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ninety miles through a barren, treeless plain, we find the cholera every year in its more severe form, the dead and dying lying by the wayside, and trains of vehicles half of whose conductors are dead."

In the same report Dr. Bryden continues:

"I will mention one other fact as a result of my observations, namely, that places surrounded by those vast and splendid groves which are occasionally seen, lying in low and probably marshy situations, surrounded by hills, and which, from the mass of decaying vegetation, are very subject to fever in September, October, and November, are seldom visited by cholera, and if it occurs there are but few deaths, while places on high ground, or in what are called fine, airy situations, free from trees and without hills near, so that they are thoroughly ventilated, suffer very much from cholera."

Murray gives a number of instances showing the influence of trees on the spread of cholera. One of these may find a place here:

"The fact is generally believed, and not long ago the medical officer of Jatisgar, in Central India, offered a striking proof of it. During the wide-spread epidemic of cholera in Allahabad, in 1859, those parts of the garrison whose barracks had the advantage of having trees near them enjoyed an indisputable exemption, and precisely in proportion to the thickness and nearness of the shelter. Thus the European Cavalry in the Wellington Barracks, which stand between four rows of mango trees, but are yet to a certain extent open, suffered much less than the Fourth European Regiment, whose quarters were on a hill exposed to the full force of the wind; while the Bengal Horse Artillery, who were in a thicket of mango-trees, had not a single case of sickness; and the exemption cannot be regarded as accidental, as the next year the comparative immunity was precisely the same."[1]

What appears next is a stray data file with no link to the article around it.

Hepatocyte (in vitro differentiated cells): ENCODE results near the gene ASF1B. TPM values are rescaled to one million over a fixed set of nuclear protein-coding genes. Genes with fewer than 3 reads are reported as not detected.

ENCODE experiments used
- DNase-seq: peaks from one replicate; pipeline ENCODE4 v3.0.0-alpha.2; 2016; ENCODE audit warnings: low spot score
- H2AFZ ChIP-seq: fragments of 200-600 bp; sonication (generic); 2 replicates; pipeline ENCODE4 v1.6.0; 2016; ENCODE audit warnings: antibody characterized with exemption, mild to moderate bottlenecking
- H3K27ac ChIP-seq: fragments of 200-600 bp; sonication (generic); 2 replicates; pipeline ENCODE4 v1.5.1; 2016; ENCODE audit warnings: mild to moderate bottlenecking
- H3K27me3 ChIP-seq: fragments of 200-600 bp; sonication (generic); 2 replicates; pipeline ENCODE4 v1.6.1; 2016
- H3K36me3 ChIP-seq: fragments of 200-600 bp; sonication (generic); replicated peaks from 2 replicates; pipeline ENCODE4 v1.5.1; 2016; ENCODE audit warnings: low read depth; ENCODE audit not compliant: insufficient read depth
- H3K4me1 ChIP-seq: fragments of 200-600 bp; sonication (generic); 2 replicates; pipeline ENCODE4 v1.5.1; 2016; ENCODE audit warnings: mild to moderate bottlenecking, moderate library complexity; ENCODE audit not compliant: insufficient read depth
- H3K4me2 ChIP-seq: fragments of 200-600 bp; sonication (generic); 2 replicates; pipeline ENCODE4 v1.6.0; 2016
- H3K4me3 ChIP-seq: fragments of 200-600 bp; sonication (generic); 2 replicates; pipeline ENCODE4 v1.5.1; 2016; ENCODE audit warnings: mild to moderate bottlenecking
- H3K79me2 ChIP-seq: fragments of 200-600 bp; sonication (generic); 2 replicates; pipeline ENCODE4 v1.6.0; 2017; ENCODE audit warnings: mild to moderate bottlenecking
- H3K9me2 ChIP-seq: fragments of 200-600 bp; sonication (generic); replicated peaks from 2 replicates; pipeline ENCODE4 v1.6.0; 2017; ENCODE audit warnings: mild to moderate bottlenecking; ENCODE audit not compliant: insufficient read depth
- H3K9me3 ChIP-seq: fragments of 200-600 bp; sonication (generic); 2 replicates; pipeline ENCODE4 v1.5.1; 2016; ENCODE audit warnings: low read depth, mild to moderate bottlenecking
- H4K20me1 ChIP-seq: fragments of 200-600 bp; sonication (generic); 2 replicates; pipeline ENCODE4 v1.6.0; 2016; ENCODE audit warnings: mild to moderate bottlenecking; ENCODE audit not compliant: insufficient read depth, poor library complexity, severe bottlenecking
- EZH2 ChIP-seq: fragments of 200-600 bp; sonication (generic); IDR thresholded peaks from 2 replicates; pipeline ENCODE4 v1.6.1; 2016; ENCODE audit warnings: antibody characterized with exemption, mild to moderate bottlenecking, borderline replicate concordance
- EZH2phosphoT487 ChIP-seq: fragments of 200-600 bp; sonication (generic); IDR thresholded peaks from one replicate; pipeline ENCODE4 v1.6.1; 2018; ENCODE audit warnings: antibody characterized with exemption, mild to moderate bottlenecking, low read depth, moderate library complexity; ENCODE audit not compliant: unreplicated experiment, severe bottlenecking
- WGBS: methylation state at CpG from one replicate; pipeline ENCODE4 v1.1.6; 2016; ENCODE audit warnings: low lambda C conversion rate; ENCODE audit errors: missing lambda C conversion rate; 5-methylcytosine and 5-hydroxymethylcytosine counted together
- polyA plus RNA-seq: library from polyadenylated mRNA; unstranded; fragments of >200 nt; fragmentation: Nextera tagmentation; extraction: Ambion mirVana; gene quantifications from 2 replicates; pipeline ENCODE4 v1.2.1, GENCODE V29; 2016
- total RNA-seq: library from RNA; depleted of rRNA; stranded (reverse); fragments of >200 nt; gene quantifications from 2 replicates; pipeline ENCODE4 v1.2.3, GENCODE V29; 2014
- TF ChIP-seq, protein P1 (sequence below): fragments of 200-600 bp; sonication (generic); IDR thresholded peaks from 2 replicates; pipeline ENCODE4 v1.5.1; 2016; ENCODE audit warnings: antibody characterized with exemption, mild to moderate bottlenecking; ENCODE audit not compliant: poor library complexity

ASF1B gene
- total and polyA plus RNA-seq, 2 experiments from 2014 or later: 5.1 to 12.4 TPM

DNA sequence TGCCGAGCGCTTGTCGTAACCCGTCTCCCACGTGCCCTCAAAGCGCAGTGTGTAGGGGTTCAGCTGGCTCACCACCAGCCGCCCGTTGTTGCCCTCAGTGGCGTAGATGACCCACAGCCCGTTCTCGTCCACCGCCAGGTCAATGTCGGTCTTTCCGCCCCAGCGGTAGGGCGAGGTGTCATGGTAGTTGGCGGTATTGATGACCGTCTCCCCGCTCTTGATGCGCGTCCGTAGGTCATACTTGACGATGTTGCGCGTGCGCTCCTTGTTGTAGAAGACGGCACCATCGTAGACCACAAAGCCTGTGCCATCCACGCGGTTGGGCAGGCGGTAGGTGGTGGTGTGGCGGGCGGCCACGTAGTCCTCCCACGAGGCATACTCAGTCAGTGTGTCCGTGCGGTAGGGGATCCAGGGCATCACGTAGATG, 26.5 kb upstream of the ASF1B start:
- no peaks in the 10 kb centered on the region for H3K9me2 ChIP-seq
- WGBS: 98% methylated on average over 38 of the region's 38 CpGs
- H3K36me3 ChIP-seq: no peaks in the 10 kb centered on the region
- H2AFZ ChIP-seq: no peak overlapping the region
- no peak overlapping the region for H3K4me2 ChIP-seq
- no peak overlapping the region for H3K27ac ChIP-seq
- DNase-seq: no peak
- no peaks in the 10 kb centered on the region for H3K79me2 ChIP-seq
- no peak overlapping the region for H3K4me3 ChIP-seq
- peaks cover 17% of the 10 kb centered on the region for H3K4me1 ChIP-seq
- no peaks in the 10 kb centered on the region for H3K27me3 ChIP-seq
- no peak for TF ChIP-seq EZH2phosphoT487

We need not, however, go to India to observe similiar instances of the influence of a certain degree of moisture in the soil favored by woods or other conditions; we can find them much nearer home. In the cholera epidemic of 1854, in Bavaria, it was generally observed that the places in the moors were spared, in spite of the otherwise bad condition of the inhabitants. The great plain of the Danube from Neuburg to Ingolstadt was surrounded by places where it was epidemic, while in the plain itself there were but a few scattered cases. The same thing has been demonstrated by Reinhard, President of the Saxon Medical College. Cholera has visited Saxony eight times since 1836, and every time it spared the northerly district between Pleisse and Spree, where ague is endemic.

In the English Garden at Munich there are several buildings, not sparsely tenanted—the Diana Baths, the Chinese Tower, with a tavern and out-buildings, the Gendarmerie Station, and the Kleinkessellohe. In the three outbreaks of cholera at Munich none of these places have been affected by it. This fact is the more surprising, as three of them comprise public taverns into which the disease germs must have been occasionally introduced by the public; yet there was

  1. ↑ "Report on the Treatment of Epidemic Cholera," 1869, p. 4.